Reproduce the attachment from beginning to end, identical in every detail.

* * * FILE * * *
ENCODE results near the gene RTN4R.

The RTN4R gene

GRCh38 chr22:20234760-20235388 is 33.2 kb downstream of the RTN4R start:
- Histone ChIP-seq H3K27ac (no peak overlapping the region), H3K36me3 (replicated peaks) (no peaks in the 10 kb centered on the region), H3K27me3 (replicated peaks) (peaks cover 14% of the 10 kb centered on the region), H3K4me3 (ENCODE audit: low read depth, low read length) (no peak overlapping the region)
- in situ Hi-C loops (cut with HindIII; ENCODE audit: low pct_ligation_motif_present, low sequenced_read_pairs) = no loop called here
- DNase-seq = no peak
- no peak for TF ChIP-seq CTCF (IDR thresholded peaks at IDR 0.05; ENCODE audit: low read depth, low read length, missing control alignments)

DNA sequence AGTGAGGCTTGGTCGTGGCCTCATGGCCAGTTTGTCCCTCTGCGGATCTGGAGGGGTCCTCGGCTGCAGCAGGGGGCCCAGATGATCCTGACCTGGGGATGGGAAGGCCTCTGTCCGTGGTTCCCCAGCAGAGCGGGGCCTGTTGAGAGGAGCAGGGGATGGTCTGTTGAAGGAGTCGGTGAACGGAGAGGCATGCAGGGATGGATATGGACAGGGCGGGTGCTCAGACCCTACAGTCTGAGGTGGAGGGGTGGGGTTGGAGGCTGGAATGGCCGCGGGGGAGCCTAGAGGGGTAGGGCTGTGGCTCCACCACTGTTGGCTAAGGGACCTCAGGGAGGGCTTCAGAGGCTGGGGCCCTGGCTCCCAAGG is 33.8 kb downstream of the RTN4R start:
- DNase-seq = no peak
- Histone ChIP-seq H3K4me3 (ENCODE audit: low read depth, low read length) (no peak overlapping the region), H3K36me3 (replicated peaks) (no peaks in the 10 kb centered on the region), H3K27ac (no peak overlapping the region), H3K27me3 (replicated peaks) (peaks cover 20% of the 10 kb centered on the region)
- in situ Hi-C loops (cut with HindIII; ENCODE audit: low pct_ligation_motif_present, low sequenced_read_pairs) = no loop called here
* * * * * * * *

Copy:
ENCODE results near the gene RTN4R.

The RTN4R gene

GRCh38 chr22:20234760-20235388 is 33.2 kb downstream of the RTN4R start:
- Histone ChIP-seq H3K27ac (no peak overlapping the region), H3K36me3 (replicated peaks) (no peaks in the 10 kb centered on the region), H3K27me3 (replicated peaks) (peaks cover 14% of the 10 kb centered on the region), H3K4me3 (ENCODE audit: low read depth, low read length) (no peak overlapping the region)
- in situ Hi-C loops (cut with HindIII; ENCODE audit: low pct_ligation_motif_present, low sequenced_read_pairs) = no loop called here
- DNase-seq = no peak
- no peak for TF ChIP-seq CTCF (IDR thresholded peaks at IDR 0.05; ENCODE audit: low read depth, low read length, missing control alignments)

DNA sequence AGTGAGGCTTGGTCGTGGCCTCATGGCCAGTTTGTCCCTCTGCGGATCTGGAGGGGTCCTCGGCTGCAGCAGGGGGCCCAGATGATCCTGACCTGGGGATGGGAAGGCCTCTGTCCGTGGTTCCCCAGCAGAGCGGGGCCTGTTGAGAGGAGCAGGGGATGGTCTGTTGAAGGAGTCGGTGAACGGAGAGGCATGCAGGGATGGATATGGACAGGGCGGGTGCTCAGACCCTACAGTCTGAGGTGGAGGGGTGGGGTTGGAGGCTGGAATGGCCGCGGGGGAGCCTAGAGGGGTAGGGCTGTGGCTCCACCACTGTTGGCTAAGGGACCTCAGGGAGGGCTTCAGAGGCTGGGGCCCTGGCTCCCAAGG is 33.8 kb downstream of the RTN4R start:
- DNase-seq = no peak
- Histone ChIP-seq H3K4me3 (ENCODE audit: low read depth, low read length) (no peak overlapping the region), H3K36me3 (replicated peaks) (no peaks in the 10 kb centered on the region), H3K27ac (no peak overlapping the region), H3K27me3 (replicated peaks) (peaks cover 20% of the 10 kb centered on the region)
- in situ Hi-C loops (cut with HindIII; ENCODE audit: low pct_ligation_motif_present, low sequenced_read_pairs) = no loop called here